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Inspecting Valves during Plant Outages

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Important cleaning, maintenance, component and system maintenance takes place during scheduled “outages” – which are periods of time plants designate in order to meet their short- and long-term goals. Every year, manufacturers and process facilities across the country shut down their plants for a period of one to three weeks, usually sometime between July and September.

Careful planning and in-depth communication are essential for a successful shutdown. There is much to accomplish – everything from cleaning, evaluating, testing, maintenance, repair, and replacement – so it’s important that the entire team is clear on processes and goals. Having a detailed plan for your plant outage maintenance period is just as important as it will help in prioritizing and assigning tasks.

Valve and System Inspection

 

DFT® Inc. recently visiting a client’s facilities in preparation for the company’s annual shutdown. The client had recently installed a new WLC® Check Valve on a raw water intake. As part of DFT’s commitment to supporting customers after initial valve delivery and installation, DFT maintains a wide network of valve experts in various regions across the country – so they were happy to assist this client.

During the pre-shutdown visit, DFT’s expert inspected the client’s raw water intake WLC® valve and learned that its installation completely solved the client’s water hammer issue. The WLC valve had replaced a swing check valve that had been causing problems for almost two years prior.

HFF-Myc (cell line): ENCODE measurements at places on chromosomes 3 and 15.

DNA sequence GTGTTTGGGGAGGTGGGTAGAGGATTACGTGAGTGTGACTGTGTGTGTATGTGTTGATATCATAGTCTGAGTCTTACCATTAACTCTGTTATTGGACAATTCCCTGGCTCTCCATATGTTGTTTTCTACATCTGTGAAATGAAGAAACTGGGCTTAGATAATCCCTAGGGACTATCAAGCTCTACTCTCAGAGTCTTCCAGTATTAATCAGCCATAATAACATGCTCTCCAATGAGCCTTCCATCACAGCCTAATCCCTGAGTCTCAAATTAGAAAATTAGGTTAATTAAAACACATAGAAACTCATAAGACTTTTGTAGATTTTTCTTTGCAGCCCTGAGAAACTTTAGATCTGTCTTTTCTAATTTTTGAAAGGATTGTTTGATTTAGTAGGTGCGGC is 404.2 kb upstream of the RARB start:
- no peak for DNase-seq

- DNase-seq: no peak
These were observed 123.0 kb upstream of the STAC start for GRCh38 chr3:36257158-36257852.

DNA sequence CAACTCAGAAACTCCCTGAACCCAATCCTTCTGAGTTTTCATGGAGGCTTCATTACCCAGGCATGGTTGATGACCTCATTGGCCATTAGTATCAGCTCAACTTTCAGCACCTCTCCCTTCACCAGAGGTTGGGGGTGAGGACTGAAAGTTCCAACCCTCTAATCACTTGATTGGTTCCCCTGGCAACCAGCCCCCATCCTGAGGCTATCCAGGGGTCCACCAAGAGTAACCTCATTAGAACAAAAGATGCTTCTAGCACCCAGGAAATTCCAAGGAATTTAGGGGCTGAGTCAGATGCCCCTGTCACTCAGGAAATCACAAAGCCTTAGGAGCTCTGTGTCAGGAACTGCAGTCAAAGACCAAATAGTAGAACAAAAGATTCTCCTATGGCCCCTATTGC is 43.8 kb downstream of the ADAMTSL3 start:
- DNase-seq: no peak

RELATED: What is Water Hammer?

Though the water hammer issue had been solved and the client had no other problems to report, DFT’s expert requested to inspect other systems and their valves in other parts of their facility. During this ‘impromptu’ extended inspection, DFT’s valve expert noticed something important.

DFT WLC Check valve

In a methane gas system with low flow by design, a potential issue was discovered: an 8-inch, 150-pound swing check valve was being used – which was problematic considering the low-flow nature of the system. An 8-inch valve was much too large, and if left as is, it would eventually cause problems.

DFT’s expert recommended a fix — in this case, a 4-inch Excalibur® Check Valve. The client ordered the recommended valve and scheduled installation into their next shutdown – preventing the risk of unnecessary downtime and expenditures.

Visit DFT at eChemExpo 2018

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